Trump, Kemp hold tense meeting on Georgia Senate pick: report

Tensions rose between President TrumpDonald John TrumpWinners and losers from the South Carolina debate Five takeaways from the Democratic debate Democrats duke it out in most negative debate so far MORE and Georgia Gov. Brian Kemp (R) during a meeting at the White House on Sunday over who should be appointed to fill the seat being vacated by retiring Sen. Johnny IsaksonJohnny IsaksonLoeffler releases new ad targeting Sanders's 'socialism' House Freedom Caucus chairman endorses Collins's Georgia Senate bid Progressive group backs Senate candidates in Georgia, Iowa MORE (R-Ga.), The Wall Street Journal reported on Monday.

The reported disagreement centered around Trump advocating for Rep. Doug CollinsDouglas (Doug) Allen CollinsLoeffler releases new ad targeting Sanders's 'socialism' The Hill's Campaign Report: Democrats reckon with Sanders's rise House Freedom Caucus chairman endorses Collins's Georgia Senate bid MORE (R-Ga.), the top Republican on the powerful House Judiciary Committee and one of his most vocal defenders in the lower chamber, while Kemp is said to be leaning toward business executive Kelly Loeffler to fill the position. 

The meeting ended swiftly, with Trump alleging it could be risky to appoint Loeffler as she has less political experience than Collins, according to the Journal.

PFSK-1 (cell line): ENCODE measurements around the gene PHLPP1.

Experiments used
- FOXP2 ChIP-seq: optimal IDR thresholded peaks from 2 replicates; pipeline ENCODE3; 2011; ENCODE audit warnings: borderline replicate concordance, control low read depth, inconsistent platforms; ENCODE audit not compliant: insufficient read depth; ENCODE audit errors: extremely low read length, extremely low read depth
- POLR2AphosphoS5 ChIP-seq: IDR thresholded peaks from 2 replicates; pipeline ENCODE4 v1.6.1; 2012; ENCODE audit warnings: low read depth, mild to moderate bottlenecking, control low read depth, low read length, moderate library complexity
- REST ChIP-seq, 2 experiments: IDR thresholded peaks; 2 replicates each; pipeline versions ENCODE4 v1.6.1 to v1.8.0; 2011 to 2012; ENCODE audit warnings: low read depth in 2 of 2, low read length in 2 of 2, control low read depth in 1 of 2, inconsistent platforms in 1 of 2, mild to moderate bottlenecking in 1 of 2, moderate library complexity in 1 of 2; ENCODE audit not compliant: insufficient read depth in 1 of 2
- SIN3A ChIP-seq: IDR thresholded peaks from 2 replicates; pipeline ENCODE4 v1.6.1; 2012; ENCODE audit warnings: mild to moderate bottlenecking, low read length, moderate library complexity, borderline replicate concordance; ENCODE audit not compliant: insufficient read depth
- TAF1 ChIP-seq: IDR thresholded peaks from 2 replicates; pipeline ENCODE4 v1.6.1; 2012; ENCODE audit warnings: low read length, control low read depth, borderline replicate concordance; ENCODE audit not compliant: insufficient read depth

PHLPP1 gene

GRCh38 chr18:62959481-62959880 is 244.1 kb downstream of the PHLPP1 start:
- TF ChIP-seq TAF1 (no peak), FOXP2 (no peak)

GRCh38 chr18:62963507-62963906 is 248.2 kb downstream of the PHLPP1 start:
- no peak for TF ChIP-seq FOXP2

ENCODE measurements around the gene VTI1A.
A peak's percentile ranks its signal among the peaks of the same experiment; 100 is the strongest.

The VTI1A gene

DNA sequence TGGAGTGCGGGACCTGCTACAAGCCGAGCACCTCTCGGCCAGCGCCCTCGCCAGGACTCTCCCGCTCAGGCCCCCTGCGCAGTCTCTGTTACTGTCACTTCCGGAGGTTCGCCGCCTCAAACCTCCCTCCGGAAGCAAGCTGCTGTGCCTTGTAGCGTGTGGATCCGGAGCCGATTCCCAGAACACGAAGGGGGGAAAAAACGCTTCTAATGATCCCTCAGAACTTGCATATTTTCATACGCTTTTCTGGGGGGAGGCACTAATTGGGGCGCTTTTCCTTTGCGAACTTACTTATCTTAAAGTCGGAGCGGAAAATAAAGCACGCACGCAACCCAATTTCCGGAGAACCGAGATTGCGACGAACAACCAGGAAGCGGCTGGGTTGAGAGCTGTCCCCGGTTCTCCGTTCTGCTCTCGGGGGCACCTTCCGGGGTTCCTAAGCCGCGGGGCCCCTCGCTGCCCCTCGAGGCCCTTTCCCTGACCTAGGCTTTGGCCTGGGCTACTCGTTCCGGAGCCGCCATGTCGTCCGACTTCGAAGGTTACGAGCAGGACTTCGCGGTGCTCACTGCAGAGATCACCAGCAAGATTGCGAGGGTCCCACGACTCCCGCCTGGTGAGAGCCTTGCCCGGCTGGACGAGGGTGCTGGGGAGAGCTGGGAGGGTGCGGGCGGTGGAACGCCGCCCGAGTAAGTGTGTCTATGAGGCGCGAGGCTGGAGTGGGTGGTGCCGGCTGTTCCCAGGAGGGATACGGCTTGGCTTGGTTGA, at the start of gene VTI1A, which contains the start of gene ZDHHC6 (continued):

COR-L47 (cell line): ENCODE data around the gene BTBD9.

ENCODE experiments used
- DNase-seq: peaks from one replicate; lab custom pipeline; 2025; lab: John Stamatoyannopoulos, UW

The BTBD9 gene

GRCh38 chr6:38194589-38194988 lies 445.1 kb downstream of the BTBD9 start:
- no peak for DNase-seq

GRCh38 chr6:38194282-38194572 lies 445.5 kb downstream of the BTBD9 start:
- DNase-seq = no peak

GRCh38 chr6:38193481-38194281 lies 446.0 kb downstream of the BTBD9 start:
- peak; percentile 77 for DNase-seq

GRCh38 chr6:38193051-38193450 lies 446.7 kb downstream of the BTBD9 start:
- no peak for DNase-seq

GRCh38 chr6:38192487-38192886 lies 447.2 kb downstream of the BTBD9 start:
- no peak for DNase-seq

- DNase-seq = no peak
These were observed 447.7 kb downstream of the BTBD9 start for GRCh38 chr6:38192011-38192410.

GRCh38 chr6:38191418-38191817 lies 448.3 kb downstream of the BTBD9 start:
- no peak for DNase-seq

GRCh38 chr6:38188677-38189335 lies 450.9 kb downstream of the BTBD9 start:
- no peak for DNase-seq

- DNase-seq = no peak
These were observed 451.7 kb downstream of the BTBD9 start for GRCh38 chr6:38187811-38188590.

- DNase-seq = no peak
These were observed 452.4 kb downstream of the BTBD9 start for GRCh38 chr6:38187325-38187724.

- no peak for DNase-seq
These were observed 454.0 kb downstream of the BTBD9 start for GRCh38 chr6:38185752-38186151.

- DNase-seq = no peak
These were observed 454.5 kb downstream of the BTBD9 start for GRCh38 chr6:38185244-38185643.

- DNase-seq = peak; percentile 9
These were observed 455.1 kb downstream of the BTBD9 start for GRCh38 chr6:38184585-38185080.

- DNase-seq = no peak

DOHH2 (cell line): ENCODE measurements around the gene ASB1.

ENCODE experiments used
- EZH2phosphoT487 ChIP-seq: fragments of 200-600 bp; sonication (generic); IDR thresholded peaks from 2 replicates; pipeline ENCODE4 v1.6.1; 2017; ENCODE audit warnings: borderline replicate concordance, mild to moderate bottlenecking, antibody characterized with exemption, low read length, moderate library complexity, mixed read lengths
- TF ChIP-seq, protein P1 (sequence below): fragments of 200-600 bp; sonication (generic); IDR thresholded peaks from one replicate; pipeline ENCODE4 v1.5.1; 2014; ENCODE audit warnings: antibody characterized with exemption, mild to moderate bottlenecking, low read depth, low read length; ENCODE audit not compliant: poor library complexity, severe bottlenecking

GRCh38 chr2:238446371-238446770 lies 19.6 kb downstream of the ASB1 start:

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“President Trump had a very nice meeting at the White House on Sunday with Gov. Kemp of Georgia,” White House press secretary Stephanie GrishamStephanie GrishamSupreme Court allows 'public charge' rule to take effect nationwide Pelosi blasts Trump's 'dangerous' pick for intelligence chief Lawyers to seek asylum for Assange in France: report MORE told the Journal in a statement. “They discussed many things including his potential appointment of a senator and the timing of the appointment. Various names were discussed. It was a very friendly meeting.”

The governor announced an open application process for the position earlier this year, and is expected to make his decision public shortly after the Thanksgiving holiday. 

Isakson, 74, announced in August his plans to retire at the end of the year after enduring a series of health complications. 

Trump has intensified his lobbying for Collins to be appointed to the position in recent weeks. Collins, who is expected to play a leading role in pushing back against Democrats’ impeachment efforts, could be a key ally in voting against impeachment if it moves to the upper chamber if he’s appointed to replace Isakson.

Collins has not ruled out the possibility of running for the upper chamber if he is not selected for the seat. 

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“In recent days and weeks, I’ve heard from more and more Georgians encouraging me to pursue statewide service. Those Georgians deserve to have me consider their voices – so I am, strongly,” he recently told the Atlanta Journal-Constitution.

“As I focus on defending the president against partisan impeachment attacks, I recognize Georgia needs someone with experience serving at home and making them heard in Washington.”

The move could place additional pressure on Kemp to select him for the position.

One Georgia operative said he “suspected the public pressure campaign from Trump allies had the potential to backfire” and speculated it was “an indication that Collins doesn’t feel he’s the top choice right now.”